Man undergoing dialysis looks to Trump for emotional support - GulfToday

Man undergoing dialysis looks to Trump for emotional support

Donald Trump addresses the media at a recent event. File

US President Donald Trump may be a problem for many, including lawmakers in his own Republican party. The ‘Mr America First’ and one-man tweet army has been slammed by his critics for abuse of power and authoritarian tendencies.

In Florida itself not many like him. A man was held for driving through a Republican voter registration tent because he detested President Trump.

A Florida security guard was charged with threatening to kill President Trump in retaliation for a US  airstrike that killed Iran's top military general Qassem Soleimani.

However, he has some fans in the state too.

A Florida man undergoing kidney dialysis looks to Trump for emotional support but is extremely upset he can't bring a life-sized cardboard cutout of President Donald Trump to the centre where is he undergoing treatment.

Nelson Gibson told WPBF that his family can't sit with him during his three-and-a-half-hour treatments. To help, he began bringing a picture of Trump as a comfort item.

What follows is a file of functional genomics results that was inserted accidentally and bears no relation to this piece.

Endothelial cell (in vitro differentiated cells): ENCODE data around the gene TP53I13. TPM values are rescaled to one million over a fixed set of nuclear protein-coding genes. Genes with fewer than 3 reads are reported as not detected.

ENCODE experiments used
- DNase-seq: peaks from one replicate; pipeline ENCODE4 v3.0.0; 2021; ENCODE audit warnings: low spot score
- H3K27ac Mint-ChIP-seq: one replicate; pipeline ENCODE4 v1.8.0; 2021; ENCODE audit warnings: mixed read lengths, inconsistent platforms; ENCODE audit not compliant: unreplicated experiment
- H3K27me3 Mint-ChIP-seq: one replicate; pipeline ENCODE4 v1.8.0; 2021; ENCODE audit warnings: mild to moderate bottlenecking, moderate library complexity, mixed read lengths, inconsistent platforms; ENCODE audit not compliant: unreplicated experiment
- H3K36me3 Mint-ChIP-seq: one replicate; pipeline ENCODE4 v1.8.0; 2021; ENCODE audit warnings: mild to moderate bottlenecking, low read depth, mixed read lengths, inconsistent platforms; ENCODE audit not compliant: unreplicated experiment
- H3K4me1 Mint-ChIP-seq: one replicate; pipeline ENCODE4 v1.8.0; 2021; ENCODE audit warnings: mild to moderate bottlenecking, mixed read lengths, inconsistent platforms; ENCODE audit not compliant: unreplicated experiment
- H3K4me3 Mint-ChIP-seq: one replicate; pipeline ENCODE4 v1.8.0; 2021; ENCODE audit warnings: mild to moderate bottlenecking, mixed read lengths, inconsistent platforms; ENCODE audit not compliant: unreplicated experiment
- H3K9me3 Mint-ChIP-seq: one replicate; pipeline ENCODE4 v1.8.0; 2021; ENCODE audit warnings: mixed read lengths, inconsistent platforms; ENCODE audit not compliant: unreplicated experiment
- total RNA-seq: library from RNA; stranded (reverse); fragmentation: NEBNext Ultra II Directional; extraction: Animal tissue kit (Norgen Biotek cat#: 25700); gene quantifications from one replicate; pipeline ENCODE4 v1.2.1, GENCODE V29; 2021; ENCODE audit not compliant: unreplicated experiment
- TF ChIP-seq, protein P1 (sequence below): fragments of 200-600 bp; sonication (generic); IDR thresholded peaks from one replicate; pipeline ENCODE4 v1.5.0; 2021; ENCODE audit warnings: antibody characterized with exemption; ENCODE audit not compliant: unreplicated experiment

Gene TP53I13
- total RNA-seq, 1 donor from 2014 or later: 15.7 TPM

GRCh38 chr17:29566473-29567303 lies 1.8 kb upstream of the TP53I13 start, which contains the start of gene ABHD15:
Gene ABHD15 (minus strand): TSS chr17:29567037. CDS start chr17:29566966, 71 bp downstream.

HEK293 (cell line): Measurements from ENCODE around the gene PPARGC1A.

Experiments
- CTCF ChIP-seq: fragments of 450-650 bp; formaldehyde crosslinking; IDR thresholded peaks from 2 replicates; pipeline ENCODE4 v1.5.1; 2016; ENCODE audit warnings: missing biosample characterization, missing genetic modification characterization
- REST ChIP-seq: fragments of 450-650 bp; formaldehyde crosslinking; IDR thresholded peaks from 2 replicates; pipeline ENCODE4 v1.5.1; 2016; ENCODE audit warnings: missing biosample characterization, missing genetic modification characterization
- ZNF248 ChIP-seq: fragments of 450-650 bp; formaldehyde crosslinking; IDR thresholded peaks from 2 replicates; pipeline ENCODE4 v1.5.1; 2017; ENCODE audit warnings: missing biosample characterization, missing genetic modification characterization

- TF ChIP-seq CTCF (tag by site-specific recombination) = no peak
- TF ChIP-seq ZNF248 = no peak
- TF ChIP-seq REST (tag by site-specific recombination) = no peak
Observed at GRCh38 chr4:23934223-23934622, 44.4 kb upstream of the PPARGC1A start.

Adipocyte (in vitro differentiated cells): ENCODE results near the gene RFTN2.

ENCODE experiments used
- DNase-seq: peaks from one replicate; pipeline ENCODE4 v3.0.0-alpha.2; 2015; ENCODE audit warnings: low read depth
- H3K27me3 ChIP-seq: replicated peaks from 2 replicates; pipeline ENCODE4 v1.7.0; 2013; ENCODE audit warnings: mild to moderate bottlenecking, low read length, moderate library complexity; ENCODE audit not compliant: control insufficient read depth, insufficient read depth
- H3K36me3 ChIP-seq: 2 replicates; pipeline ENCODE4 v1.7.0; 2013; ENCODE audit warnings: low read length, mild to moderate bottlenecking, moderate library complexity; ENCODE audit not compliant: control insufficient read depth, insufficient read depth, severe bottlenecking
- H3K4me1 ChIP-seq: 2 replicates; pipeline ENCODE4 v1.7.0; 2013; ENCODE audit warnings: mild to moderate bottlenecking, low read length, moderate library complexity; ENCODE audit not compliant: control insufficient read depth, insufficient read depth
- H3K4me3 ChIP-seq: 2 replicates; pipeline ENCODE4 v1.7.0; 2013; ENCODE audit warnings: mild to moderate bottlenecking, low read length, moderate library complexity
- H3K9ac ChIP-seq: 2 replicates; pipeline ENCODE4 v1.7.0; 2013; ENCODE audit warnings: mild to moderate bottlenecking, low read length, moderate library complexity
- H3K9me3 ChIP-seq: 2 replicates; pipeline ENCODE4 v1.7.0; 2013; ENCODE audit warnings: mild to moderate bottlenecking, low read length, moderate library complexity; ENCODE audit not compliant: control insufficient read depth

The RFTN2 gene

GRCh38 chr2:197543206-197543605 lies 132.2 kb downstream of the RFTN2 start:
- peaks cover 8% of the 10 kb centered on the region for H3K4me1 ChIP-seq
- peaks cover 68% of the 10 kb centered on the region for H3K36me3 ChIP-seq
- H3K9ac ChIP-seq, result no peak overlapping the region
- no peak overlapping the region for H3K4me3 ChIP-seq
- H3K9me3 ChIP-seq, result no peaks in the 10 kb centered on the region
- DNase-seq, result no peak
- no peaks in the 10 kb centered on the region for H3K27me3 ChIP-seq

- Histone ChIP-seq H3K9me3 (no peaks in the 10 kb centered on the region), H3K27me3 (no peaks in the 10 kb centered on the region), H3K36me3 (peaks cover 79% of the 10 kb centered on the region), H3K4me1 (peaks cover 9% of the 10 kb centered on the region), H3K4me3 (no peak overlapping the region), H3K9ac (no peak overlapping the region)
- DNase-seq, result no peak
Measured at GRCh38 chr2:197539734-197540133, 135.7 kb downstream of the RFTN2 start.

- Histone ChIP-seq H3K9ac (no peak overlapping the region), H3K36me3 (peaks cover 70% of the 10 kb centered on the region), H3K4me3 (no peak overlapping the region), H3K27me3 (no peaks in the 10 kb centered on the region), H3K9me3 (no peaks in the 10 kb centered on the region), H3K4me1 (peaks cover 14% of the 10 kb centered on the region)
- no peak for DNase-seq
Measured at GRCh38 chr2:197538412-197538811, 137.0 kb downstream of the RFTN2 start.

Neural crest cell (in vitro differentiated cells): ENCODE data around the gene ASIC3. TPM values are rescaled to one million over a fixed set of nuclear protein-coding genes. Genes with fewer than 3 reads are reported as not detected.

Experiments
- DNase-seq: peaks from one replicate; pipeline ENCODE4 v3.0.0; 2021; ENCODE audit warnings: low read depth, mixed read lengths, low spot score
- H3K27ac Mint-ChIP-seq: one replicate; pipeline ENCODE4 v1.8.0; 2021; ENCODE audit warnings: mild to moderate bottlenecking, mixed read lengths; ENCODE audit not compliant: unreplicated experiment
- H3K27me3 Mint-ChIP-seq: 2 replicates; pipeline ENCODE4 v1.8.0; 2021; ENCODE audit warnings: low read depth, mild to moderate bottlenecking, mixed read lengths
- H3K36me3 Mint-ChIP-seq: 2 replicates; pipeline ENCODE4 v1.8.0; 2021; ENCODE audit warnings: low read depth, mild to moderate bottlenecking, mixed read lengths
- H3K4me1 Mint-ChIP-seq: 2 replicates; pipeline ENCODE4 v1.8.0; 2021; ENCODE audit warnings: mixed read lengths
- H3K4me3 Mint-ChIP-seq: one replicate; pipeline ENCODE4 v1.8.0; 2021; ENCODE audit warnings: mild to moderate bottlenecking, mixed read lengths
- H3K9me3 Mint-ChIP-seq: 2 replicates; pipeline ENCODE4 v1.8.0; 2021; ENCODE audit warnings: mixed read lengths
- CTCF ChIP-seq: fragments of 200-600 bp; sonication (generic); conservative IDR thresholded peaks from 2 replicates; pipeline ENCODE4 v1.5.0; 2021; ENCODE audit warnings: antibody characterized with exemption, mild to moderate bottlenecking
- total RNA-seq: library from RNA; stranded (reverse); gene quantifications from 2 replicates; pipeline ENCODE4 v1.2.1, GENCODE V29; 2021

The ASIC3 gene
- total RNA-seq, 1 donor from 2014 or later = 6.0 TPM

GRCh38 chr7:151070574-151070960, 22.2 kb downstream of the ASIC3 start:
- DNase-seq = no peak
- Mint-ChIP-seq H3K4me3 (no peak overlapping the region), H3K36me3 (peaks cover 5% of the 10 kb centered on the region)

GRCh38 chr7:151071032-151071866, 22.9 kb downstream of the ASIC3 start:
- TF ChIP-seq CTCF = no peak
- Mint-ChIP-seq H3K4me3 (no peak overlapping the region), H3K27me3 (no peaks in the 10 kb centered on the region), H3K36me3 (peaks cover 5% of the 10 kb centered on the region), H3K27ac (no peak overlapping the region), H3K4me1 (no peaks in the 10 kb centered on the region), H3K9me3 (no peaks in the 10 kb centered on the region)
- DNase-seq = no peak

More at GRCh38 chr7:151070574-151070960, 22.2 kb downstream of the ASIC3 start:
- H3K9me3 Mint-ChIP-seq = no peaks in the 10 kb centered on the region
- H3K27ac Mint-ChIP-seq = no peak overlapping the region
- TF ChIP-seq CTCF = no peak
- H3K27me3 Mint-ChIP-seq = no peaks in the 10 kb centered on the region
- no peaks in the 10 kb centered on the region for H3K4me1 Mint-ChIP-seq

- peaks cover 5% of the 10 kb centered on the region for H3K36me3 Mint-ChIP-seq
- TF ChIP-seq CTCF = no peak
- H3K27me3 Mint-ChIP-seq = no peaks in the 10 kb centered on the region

"It just feels like bringing something from home to make you comfortable," Gibson told the West Palm Beach area television station.

Gibson said no one complained about the photo. Next, he started bringing a small cardboard cutout of himself standing next to a Trump photo. No one complained about the small cutout, and Gibson told the station that some people even took photos with it.

On Saturday, Gibson took a life-sized cutout of Trump to his treatment at Fresenius Kidney Care in Port St. Lucie. He said that again, no one took issue with this new emotional support item.
But when he returned on Tuesday for treatment with the presidential cutout, Gibson ran into a roadblock.

"They told me it was too much and it wasn't a rally,” he told the TV station.

His son Eric contacted officials at the facility to find out what the problem was.

"It was supposed to be an issue of safety infectious disease which made no sense," Eric Gibson said.

The Gibsons say they feel singled out since the centre typically encourages patients to bring emotional support items.

Gibson said another patient brings in bubble wrap and pops it during her treatment, which he finds nerve-wracking.

"What I would really like to happen is for them not to infringe upon my father's freedom of expression and speech and allow him to bring in the lifesize cardboard cutout that takes up less service area than a garbage can," Eric Gibson told the station.

"While we cannot discuss any specific individual, we strongly support the ability of all our patients to express their views, which includes bringing reasonably sized items into our dialysis centres that do not create safety or infection control issues, or interfere with caregivers on the treatment floor," said the centre's spokesman Brad Puffer in a statement.

The family said they aren't sure when Gibson will return for treatment.